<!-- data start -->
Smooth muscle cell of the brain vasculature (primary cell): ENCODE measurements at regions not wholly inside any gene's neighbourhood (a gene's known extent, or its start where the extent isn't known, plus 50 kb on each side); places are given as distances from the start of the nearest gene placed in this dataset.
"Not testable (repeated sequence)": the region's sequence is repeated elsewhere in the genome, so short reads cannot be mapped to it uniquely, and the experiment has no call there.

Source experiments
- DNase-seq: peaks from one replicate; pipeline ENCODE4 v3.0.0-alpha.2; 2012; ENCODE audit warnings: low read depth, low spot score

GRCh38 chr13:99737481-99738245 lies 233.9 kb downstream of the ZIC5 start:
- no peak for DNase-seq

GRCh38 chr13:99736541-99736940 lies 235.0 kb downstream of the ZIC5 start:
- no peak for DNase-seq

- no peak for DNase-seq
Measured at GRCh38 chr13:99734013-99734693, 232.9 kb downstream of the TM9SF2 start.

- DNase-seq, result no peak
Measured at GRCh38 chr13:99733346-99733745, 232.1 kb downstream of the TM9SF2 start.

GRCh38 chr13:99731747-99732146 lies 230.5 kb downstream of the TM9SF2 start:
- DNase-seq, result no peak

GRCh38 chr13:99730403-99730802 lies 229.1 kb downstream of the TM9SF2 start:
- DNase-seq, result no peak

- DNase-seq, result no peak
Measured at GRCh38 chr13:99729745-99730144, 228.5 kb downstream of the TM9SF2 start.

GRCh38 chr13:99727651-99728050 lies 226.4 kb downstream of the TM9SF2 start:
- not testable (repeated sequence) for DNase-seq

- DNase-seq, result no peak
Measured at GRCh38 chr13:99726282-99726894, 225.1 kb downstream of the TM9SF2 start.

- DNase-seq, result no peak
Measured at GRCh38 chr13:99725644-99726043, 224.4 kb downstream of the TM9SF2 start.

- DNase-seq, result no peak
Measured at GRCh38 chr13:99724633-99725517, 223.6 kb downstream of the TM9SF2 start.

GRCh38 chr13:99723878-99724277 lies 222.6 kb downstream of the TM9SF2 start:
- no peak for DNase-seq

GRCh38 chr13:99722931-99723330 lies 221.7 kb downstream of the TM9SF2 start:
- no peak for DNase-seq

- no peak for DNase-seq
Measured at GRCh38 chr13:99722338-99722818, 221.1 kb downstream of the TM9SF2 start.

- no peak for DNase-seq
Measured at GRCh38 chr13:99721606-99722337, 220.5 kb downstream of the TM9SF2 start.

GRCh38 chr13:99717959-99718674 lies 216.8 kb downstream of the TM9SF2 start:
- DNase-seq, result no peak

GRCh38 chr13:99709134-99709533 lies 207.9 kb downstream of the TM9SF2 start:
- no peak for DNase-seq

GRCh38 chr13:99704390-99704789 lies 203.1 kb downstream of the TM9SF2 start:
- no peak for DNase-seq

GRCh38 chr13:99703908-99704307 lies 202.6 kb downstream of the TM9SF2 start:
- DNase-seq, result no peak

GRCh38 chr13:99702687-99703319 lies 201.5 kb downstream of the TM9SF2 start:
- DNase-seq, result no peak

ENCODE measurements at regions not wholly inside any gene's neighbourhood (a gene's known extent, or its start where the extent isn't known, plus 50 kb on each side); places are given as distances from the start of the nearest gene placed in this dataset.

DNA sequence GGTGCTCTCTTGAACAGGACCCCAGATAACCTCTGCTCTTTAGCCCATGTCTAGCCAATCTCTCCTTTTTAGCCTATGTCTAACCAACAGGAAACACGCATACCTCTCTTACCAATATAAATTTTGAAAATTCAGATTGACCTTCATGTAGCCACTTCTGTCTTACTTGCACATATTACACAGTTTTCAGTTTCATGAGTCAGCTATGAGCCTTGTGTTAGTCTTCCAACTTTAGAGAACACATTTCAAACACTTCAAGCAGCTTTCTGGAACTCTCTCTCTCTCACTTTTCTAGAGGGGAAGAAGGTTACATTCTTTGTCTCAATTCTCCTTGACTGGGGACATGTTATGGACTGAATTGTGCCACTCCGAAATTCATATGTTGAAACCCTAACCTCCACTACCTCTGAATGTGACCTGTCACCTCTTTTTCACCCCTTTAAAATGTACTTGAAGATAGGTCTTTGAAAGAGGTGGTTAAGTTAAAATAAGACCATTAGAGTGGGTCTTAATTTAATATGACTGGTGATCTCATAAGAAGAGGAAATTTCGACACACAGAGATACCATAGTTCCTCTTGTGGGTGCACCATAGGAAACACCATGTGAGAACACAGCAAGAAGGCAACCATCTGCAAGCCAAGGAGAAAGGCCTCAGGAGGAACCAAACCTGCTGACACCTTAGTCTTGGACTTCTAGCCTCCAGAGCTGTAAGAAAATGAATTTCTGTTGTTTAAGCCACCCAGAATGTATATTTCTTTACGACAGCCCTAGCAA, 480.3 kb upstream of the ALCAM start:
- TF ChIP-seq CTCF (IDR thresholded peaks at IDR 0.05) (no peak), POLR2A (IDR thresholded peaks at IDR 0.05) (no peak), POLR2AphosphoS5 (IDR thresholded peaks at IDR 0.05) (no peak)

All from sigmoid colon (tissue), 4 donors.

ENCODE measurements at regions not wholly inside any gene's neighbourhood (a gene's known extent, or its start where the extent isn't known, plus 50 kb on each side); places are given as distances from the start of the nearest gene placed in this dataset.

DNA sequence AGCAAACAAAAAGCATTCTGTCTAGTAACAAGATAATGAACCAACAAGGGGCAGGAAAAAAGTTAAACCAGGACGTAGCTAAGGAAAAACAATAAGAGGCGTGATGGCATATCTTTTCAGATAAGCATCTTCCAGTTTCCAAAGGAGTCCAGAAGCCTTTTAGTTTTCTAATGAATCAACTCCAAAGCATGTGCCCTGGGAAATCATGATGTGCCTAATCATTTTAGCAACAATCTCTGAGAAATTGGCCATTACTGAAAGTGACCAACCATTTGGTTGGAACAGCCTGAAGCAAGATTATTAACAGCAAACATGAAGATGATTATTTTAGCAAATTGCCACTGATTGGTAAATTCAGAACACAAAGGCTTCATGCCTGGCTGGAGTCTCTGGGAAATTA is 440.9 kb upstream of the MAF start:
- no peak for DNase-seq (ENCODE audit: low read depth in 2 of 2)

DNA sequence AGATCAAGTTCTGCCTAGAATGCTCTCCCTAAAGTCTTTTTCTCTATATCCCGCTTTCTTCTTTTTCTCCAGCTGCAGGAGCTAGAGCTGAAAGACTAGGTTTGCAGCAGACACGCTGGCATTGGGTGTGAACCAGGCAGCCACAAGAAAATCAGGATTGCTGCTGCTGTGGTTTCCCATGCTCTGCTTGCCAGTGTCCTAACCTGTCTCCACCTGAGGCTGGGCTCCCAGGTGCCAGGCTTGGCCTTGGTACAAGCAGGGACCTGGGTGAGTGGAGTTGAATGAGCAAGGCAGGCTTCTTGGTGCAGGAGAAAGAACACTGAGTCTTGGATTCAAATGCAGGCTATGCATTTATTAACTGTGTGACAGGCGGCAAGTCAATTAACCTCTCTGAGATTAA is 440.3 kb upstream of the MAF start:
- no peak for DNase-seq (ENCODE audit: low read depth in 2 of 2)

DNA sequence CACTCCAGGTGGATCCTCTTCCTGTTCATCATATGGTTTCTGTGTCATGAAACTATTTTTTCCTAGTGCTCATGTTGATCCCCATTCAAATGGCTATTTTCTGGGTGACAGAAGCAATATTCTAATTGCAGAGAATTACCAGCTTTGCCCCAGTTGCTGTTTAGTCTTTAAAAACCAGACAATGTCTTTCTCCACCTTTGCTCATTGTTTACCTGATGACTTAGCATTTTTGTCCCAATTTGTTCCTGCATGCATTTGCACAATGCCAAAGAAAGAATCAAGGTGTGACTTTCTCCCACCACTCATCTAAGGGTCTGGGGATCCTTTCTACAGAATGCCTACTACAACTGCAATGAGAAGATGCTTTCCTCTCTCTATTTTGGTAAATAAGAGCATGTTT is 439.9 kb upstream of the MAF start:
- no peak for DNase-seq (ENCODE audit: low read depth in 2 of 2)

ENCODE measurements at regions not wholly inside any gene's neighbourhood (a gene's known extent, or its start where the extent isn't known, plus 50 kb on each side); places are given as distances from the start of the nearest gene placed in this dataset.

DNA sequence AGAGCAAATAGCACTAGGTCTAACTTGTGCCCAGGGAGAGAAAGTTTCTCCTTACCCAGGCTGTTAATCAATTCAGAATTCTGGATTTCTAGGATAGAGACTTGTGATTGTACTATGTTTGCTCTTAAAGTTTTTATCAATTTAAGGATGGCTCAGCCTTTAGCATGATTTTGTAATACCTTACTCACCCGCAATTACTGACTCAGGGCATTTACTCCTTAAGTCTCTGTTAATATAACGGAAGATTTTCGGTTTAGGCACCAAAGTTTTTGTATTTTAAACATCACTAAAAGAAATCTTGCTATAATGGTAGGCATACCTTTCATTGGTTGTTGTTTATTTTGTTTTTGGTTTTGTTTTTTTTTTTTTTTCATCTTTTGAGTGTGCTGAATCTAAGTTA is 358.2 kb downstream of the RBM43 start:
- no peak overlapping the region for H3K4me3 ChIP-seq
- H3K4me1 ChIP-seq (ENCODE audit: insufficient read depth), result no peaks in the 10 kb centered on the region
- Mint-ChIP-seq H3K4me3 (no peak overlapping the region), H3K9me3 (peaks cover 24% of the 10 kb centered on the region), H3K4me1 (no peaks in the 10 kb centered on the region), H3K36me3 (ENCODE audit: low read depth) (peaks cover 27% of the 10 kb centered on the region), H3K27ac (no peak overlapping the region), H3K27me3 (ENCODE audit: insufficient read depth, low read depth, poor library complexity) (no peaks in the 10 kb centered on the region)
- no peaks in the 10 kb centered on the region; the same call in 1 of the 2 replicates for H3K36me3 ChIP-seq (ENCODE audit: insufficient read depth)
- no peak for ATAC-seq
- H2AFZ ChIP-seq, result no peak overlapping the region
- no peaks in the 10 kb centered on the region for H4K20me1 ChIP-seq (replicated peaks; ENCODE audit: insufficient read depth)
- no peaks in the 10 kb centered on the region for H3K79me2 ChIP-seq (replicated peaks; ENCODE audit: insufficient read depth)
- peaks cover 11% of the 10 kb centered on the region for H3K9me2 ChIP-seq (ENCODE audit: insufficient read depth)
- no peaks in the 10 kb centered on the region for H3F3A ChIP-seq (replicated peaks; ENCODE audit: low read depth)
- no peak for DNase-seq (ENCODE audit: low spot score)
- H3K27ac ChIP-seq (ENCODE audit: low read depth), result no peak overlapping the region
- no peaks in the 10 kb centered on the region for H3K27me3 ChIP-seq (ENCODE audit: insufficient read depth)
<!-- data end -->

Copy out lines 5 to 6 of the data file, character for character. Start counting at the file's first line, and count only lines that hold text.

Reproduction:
GRCh38 chr13:99737481-99738245 lies 233.9 kb downstream of the ZIC5 start:
- no peak for DNase-seq